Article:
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Defendants (criminal proceedings)

Poland

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Poland

Where will the trial be held?

The trial will be held in the court which has jurisdiction over the district where the crime was committed.

Which court will hear the case?

In principle the district court tries the case in the first instance. Felonies and serious misdemeanours are tried in the regional court.

Will the trial be in public?

Generally the trial will be open to the public. The judgement is always given in public in open court.

Who will decide the case?

The case will be decided by a professional judge. In some cases in the first instance, the court may also consist of lay judges, who have the same rights as the judge. Polish law does not provide for trial by jury.

Can the charges be changed during the trial?

Yes, they can. If the legal classification of the charge needs to be changed, the court will inform the parties present at the trial. The description of the offence remains unchanged.

If this happens, you may apply to the court for the case to be adjourned to give you additional time to prepare a new line of defence.

The court may try any new charges at the same session only if you agree. Otherwise, the prosecutor has to file another indictment.

What happens if I plead guilty to some or all of the charges during the trial?

If the guilty plea is accepted by the court, it is possible to limit the evidence heard by the court.

Do I have to be present at the trial? Can it be held without me?

In principle you must be present at all the court sessions throughout the trial. However after you have made your explanatory statements, the court may decide whether your presence is still required.

If I live in another Member State, can I participate by video link?

Only witnesses and expert witnesses may give evidence by video link. It may not be used to hear suspects and the accused.

Will I have interpretation if I don't understand what's happening?

You have the right have the services of an interpreter free of charge and to receive translation of all records, decisions and judgments.

Must I have a lawyer? Will a lawyer be allocated to me? Can I change my lawyer?

It is not mandatory to have the assistance of a professional lawyer

However if you are a minor, deaf, mute, blind, there are reasonable doubts as to your sanity, the trial is being held before a regional court and you are charged with a felony or you are in custody – the participation of a lawyer is mandatory. You must also be assisted by a defence lawyer if the court deems it necessary because of circumstances hampering the defence.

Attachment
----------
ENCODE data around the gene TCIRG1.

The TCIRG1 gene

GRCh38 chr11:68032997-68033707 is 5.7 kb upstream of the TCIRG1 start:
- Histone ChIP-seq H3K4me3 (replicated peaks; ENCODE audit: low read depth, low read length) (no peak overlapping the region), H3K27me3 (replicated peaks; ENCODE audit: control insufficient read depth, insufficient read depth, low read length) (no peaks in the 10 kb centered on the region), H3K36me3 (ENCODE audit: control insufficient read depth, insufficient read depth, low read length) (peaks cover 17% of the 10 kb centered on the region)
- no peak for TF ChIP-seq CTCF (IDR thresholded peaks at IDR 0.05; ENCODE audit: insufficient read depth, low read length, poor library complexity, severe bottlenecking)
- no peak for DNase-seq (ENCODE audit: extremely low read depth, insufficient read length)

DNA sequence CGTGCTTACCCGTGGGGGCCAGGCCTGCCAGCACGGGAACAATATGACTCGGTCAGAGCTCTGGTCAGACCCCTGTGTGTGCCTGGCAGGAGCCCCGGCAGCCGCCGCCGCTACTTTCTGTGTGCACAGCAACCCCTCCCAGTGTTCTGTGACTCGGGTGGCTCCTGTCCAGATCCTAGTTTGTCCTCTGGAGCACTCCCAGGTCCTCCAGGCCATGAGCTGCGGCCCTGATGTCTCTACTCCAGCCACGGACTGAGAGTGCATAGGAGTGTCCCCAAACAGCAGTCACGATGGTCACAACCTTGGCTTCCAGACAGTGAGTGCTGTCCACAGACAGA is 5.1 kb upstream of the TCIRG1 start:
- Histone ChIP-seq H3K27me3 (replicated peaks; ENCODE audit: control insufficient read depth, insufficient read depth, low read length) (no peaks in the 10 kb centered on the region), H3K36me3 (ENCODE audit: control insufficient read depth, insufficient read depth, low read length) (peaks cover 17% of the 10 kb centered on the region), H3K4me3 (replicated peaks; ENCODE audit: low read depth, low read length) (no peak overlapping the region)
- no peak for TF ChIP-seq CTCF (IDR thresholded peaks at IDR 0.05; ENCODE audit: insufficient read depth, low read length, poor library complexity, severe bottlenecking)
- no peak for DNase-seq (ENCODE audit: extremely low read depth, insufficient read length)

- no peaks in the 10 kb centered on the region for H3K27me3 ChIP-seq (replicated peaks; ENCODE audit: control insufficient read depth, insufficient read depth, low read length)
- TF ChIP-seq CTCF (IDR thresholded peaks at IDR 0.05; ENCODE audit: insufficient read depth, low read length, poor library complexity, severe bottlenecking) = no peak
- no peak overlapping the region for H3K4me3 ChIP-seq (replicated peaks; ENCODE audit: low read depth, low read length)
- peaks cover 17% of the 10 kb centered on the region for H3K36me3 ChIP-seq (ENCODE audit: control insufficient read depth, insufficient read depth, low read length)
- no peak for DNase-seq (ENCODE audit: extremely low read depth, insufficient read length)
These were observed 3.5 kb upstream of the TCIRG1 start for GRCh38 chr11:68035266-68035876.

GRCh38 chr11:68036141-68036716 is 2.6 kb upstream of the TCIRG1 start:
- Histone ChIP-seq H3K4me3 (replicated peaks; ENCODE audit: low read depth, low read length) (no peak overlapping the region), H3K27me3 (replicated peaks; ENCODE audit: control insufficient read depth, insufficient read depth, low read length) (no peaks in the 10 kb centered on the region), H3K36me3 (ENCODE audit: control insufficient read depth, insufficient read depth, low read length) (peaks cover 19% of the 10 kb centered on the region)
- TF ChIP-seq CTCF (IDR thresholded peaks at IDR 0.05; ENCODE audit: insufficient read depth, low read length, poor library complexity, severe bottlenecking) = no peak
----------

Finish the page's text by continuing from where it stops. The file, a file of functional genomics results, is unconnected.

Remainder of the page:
If you don’t choose a lawyer, one will be appointed for you. You may ask that a lawyer be appointed for you if you can show that you cannot afford to pay the costs of the defence without affecting your ability to support yourself and your family.

Some activities in the criminal proceedings require an appropriately qualified lawyer (advocate) e.g. filing an appeal against a regional court judgment or cassation (extraordinary appeal).

Can I speak at the trial? Must I speak at the trial?

You have the right to make statements and express your opinion about every piece of evidence taken in your presence about every piece of evidence against you. However you may refuse to make any statement and remain silent. You may not be forced to incriminate yourself.

What are the consequences if I don't tell the truth during the trial?

There are no negative consequences if you give false statements.

You may not however incriminate others groundlessly.

Can I challenge the evidence which is produced against me?

You have the right to present your own evidence and challenge the evidence against you.

What kind of evidence can I produce on my behalf?

Information about the alleged offence may be collected within the framework of the evidentiary proceedings.

The Code provides for e.g. hearing witnesses, statements given by the accused, expert witnesses, confrontation of persons heard, visual inspection of the crime scene or people or objects, autopsy, crime scene reconstruction or other experiment, interviewing members of the local community examination of the accused, detainee, seizure of objects, search of premises, interception and recording of calls, etc.

Under what conditions can I introduce such evidence?

You have to file a motion in writing or orally that the evidence should be allowed and this must be included in the record of the trial or session (e.g. a motion to obtain a statement from a witness concerning the fact that you were in another town at the moment the crime was committed).